Consider helping today!
“Shall Any Teach God?”
After a brief introduction, in which he claims the right to reply, Job 21:1-6 , Job brings forward a new argument. He affirms that his friends are wrong in assuming that the connection between sin and suffering is invariable. On the contrary, he urges that wicked men often spend their lives in prosperity, on the farm, in the fold, and in the home, Job 21:10-11 . Sounds of joy issue from their dwellings, Job 21:12 . They die without prolonged torture, Job 21:13 . From the contention of his friends, Job turns to the passer-by for confirmation of his words. Surely, he says, it is a matter of common observation that some wicked men do prosper and die in peace, Job 21:29 .
With Job’s answer the second colloquy ends. His friends have gained nothing by their arguments, but Job has learned much by his afflictions. On the dark background of his night the Morning Star has actually begun to shine. He appeals to God with greater confidence and even finds refuge in Him; but so far, though arguing his case, he has preserved a humble and reverent attitude.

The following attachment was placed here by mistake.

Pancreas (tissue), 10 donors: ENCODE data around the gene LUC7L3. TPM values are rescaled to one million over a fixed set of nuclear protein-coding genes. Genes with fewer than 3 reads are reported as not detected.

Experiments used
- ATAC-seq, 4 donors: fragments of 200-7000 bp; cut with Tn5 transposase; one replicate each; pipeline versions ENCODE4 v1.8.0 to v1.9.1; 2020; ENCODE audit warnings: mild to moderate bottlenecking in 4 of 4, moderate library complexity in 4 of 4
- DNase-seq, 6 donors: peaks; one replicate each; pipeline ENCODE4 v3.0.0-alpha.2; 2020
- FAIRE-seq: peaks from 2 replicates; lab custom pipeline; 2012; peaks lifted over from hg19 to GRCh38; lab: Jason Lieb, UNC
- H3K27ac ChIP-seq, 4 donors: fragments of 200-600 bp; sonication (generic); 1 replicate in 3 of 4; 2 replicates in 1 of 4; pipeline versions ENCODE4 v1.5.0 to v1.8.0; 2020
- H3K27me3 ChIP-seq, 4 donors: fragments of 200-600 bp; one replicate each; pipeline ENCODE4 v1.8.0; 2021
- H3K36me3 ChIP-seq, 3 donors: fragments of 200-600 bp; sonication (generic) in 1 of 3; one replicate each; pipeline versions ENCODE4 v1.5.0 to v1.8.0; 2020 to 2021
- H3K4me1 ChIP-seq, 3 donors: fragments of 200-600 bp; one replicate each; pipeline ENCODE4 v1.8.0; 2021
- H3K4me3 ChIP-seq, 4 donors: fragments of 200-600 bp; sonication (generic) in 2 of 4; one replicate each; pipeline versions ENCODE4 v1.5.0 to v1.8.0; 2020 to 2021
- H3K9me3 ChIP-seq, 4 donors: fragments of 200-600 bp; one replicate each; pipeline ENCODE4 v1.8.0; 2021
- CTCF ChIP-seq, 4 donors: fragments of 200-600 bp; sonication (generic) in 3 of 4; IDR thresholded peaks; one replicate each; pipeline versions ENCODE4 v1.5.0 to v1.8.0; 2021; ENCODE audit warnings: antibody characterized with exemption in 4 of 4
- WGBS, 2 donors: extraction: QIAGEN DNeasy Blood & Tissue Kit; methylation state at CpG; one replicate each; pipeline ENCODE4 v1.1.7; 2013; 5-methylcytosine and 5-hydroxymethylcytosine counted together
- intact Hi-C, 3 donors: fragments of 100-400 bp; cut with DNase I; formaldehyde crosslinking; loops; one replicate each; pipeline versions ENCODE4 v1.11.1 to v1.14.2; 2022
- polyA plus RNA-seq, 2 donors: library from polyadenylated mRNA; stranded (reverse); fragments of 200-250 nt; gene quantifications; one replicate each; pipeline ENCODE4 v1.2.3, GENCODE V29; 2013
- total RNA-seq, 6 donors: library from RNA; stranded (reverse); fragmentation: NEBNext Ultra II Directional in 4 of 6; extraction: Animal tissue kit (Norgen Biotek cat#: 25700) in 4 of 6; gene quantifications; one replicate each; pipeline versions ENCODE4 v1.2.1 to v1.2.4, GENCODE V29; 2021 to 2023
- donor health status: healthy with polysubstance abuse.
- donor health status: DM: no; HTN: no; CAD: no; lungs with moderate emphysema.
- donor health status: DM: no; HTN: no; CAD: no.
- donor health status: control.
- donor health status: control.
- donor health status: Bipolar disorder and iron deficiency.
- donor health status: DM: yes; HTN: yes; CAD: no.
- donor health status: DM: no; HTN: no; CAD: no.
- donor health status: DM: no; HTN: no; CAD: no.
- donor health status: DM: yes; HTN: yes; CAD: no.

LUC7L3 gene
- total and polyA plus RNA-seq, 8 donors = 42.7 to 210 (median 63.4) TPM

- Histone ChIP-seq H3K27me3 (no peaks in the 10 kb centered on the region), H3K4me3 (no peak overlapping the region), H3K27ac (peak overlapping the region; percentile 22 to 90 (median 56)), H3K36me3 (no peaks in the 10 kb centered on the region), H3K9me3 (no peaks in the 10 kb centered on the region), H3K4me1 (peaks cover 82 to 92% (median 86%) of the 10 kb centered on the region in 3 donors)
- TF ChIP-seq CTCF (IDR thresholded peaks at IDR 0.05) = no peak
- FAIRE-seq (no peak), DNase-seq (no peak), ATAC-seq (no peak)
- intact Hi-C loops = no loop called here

These files are public domain.
Text Courtesy of BibleSupport.com. Used by Permission.
Meyer, Frederick Brotherton. "Commentary on Job 21". "F. B. Meyer's 'Through the Bible' Commentary". https://www.studylight.org/
the Fourth Sunday after Epiphany